On Tuesday, Fox Corp, Walt Disney’s ESPN, and Warner Bros Discovery jointly announced that they will launch a sports streaming service later this autumn. The aim is to attract younger viewers who are not watching television.
The media companies will form a joint venture to develop a new service based on their extensive portfolio of professional and collegiate sports rights. This portfolio includes the National Football League, NBA, MLB, FIFA World Cup, and college competitions.
The yet-to-be-named service would offer an all-inclusive programming package, including television channels such as ESPN, TNT, and FS1, along with streaming sports content. Subscribers could access it through a Disney+, Hulu, or Max streaming bundle.
“This means the full suite of ESPN channels will be available to consumers, alongside the sports programming of other leaders,” Disney CEO Bob Iger said in a statement.
Media analyst Michael J. Wolf of Activate Consulting asserts that the venture will appeal to the 40 million households in the United States that pay for high-speed internet. However, these households do not subscribe to pay television. An all-sports digital offering is likely to appeal to Amazon, Apple, and Roku, which aggregate streaming video for millions of customers.
“It’s a smart defensive move with potentially huge upside,” former Disney executive Bernard Gershon stated. The launch will occur at a time when cable television continues to lose subscribers. Live sports continue to attract a large audience, whether on television or online, as NBCUniversal’s Peacock demonstrated last month with its live streaming of the NFL’s AFC wild card playoff game, he said. Nonetheless, that audience comes at a high cost: the NFL’s media rights are reportedly worth $110 billion.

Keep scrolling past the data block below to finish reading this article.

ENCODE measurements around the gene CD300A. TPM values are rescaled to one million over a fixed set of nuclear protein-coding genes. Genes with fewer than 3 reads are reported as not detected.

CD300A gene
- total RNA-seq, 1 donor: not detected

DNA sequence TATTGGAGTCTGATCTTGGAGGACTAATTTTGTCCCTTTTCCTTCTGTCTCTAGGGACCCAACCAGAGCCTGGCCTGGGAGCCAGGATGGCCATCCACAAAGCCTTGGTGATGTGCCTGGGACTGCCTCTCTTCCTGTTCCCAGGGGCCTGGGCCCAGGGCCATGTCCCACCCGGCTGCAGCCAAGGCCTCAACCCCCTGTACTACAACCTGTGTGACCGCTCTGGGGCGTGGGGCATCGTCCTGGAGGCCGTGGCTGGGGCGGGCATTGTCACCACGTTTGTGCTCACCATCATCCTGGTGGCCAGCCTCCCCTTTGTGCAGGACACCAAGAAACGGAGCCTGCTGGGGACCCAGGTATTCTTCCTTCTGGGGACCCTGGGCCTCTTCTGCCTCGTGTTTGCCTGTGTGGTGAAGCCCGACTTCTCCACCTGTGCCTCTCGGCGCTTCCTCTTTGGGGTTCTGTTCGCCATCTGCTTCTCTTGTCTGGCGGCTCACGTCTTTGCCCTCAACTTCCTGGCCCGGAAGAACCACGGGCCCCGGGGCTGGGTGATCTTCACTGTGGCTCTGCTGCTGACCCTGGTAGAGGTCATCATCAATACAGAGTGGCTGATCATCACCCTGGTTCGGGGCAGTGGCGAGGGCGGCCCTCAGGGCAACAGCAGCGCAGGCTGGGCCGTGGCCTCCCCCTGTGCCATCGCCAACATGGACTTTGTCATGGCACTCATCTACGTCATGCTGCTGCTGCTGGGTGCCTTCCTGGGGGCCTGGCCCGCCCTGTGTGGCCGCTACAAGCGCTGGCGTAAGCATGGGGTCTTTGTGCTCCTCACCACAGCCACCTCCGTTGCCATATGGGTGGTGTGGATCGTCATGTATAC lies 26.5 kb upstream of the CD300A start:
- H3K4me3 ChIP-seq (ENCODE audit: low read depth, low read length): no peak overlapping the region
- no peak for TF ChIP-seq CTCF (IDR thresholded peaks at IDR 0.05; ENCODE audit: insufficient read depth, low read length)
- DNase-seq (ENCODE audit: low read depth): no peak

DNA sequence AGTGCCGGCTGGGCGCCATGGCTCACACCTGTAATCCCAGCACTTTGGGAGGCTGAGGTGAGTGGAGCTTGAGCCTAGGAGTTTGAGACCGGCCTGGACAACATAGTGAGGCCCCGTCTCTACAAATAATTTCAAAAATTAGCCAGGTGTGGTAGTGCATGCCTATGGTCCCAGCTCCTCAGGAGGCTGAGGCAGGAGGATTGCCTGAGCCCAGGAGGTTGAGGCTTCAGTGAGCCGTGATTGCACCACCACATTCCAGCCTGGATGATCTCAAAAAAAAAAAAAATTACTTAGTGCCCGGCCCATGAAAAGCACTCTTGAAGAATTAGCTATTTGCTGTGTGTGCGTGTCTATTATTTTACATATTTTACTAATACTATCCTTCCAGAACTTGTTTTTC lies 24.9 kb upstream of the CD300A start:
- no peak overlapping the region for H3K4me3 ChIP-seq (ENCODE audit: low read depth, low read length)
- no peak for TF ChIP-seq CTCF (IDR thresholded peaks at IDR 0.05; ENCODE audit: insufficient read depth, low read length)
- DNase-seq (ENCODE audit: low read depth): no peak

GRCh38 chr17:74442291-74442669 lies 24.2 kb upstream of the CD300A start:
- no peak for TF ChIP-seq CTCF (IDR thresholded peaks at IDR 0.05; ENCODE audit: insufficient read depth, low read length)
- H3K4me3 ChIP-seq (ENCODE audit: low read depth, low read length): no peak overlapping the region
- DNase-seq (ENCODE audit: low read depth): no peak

“Let’s figure out a way to split the costs of rights as they go up,” Gershon said, explaining the potential transaction logic. “And let’s create a platform that people will go for a range of sports and capture some of the upside.”
According to two people familiar with the situation, the CEOs have been talking about collaborating for a while. According to sources familiar with the matter, the partners see this sports-focused service as providing consumers with more options. However, it is not intended to replace Disney’s flagship ESPN television network or Fox’s FS1, both of which already reach a large number of sports fans on TV.
“We believe the service will provide passionate fans outside of the traditional bundle an array of amazing sports content all in one place,” Fox CEO Lachlan Murdoch stated.
The three media companies will jointly own the new entity, with equal board representation and an agreement to license their sports content on a non-exclusive basis. The new entity will be run by an independent management team.
The sports-focused service acknowledges that there is a large market for sports outside of traditional television. This platform was created to capitalize on that opportunity. It also provides another avenue for these media companies to monetize their increasingly expensive sports rights.
“This new sports service exemplifies our industry’s ability to drive innovation and provide consumers with more choice, enjoyment, and value,” Warner Bros Discovery CEO David Zaslav said in a statement.
Early last year, Iger stated that Walt Disney intends to keep ESPN and will seek strategic partners and investors as he works to bring the network online.
Last month, media reports indicated that activist investor Nelson Peltz holds the belief that Disney can attain streaming profitability. He suggests achieving this by integrating its ESPN+ online service with a larger sports-focused player.
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